THE REVIEW OF "SYMPHONY OF THE URSUS FACTORY" BY JAŚMINA WÓJCIK
The review of the documentary "Symphony of the Ursus Factory" by Jaśmina Wójcik that has its worldpremiere at DOK Leipzig in Germany.
“In 2011 I came here for a walk and I saw empty halls, like a scene from Andriei Tarkovsky’s Stalker. I was taking pictures, thinking about the people who used to fill this empty space – where have they gone?”, asks Jaśmina Wójcik in the article by Anna Sańczuk (www.wysokie.obcasy.pl, 4.11.2017). Nowhere. They are still there – if not physically, then in spirit. In her avant-garde documentary The Symphony of the Ursus Factory Wójcik proves that the bodies of the people who used to work in the Ursus Factory in Warsaw before it was closed years ago still remember every gesture and every move they made day after day.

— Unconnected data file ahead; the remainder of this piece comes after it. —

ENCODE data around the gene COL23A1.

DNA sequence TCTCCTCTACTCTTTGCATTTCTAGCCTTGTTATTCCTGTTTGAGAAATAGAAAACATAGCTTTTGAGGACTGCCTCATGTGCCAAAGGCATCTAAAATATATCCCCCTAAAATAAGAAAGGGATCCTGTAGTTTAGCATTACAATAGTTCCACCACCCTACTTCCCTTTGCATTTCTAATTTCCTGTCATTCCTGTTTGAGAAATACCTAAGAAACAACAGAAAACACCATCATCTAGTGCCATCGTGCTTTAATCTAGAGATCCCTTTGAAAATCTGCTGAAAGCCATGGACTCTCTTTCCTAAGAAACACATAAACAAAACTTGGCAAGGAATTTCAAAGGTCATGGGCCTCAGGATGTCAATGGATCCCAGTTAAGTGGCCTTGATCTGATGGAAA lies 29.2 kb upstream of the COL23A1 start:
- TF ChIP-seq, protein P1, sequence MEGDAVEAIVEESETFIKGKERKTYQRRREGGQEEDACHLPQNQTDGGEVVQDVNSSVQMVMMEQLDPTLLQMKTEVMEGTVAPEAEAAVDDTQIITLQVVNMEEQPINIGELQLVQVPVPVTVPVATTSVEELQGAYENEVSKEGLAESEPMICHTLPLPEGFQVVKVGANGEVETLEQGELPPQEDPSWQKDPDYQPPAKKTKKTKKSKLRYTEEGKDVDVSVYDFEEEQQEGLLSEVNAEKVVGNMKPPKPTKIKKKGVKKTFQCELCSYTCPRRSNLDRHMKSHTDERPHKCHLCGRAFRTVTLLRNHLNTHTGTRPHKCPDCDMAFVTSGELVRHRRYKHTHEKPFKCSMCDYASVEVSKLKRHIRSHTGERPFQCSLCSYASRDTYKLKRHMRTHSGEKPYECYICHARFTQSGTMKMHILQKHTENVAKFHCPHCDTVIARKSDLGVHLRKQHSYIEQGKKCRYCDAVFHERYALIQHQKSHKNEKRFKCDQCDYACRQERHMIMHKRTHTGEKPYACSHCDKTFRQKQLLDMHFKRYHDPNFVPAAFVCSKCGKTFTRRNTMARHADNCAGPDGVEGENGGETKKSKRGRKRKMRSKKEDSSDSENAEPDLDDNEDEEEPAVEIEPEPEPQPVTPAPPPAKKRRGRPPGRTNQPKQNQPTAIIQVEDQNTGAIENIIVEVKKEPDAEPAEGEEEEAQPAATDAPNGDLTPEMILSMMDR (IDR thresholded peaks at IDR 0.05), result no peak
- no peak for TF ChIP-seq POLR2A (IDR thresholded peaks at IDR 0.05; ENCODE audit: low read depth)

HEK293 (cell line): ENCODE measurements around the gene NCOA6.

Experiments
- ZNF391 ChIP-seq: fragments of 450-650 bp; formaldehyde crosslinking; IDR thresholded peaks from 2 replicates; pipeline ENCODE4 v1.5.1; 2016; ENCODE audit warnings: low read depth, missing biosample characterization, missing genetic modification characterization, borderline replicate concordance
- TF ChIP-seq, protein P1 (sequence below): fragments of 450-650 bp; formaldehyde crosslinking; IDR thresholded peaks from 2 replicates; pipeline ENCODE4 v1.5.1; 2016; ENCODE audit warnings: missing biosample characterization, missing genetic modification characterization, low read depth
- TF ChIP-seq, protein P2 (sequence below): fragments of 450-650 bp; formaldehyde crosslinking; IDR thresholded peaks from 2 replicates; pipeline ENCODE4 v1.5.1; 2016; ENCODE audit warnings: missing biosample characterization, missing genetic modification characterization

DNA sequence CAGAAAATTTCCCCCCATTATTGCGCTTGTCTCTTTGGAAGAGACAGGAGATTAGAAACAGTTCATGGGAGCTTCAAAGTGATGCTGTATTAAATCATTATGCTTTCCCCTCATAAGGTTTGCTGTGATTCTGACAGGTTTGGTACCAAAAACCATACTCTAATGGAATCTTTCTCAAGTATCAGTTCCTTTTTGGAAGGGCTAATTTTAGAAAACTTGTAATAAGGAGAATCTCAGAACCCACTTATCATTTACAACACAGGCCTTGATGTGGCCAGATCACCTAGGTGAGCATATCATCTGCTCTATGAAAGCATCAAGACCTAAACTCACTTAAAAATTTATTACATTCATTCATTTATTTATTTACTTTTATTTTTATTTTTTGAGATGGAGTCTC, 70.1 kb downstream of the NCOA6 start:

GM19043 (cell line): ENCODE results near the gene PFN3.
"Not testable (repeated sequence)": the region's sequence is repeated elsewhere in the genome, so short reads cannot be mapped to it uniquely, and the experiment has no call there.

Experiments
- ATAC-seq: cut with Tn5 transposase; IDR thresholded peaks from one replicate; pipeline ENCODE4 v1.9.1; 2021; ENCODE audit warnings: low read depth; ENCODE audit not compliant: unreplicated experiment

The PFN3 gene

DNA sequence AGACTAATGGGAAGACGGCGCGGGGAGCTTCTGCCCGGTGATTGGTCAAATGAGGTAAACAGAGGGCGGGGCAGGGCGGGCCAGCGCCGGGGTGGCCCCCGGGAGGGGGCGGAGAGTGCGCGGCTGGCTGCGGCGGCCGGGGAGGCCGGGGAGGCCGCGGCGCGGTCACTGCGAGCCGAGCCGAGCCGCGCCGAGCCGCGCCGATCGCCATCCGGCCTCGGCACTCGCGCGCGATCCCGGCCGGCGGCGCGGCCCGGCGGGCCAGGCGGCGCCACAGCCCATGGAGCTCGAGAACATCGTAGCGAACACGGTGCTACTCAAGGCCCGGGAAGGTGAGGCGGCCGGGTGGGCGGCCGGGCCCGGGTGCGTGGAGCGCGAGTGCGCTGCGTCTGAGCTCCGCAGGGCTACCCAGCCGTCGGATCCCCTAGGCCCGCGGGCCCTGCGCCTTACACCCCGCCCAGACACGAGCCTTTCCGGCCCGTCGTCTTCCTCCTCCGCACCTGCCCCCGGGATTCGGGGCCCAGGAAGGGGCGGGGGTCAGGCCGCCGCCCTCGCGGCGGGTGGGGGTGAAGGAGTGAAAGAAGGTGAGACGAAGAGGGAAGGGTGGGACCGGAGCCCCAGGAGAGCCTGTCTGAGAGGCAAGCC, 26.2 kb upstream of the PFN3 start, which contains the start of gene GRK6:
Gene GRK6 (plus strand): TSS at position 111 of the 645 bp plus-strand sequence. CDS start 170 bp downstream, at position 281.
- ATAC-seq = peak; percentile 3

The artist and activist takes them back to the place where in the past there were production floors, conveyor belts and machines. The workers’ bodies still remember. Outdoors, they seem to dance to the rhythm of recorded conversations, noises, and music. Somebody’s hand goes up and done as if holding a hammer. Someone else pushes a button. Yet another person takes boxes off a conveyor belt. An empty, almost post apocalyptic space becomes a place where a world, dead and buried in rubble, comes back to life.
There aren’t many words in Wójcik’s documentary, but the director successfully creates a new language which brings together people who thought that no-one remembered them, even though they still remember the work that used to be their whole world. The cinematographer, Kacper Czubak, depicts both the existing and the imagined reality brought back to life in this social experiment in a subtle and careful way. He tells its story through colour. The Symphony of the Ursus Factory is immersed in light blues and greys, the colours of earth, steel, stone, and iron. Only the people – and their stories – are vividly colourful. Their life stories are edged in their beautiful wrinkled and tawny faces. Is this film going to change their lives? According to Wójcik, “It gives them a sense of recognition”. Only a slight change is possible, but she believes that “it can grow like sourdough”.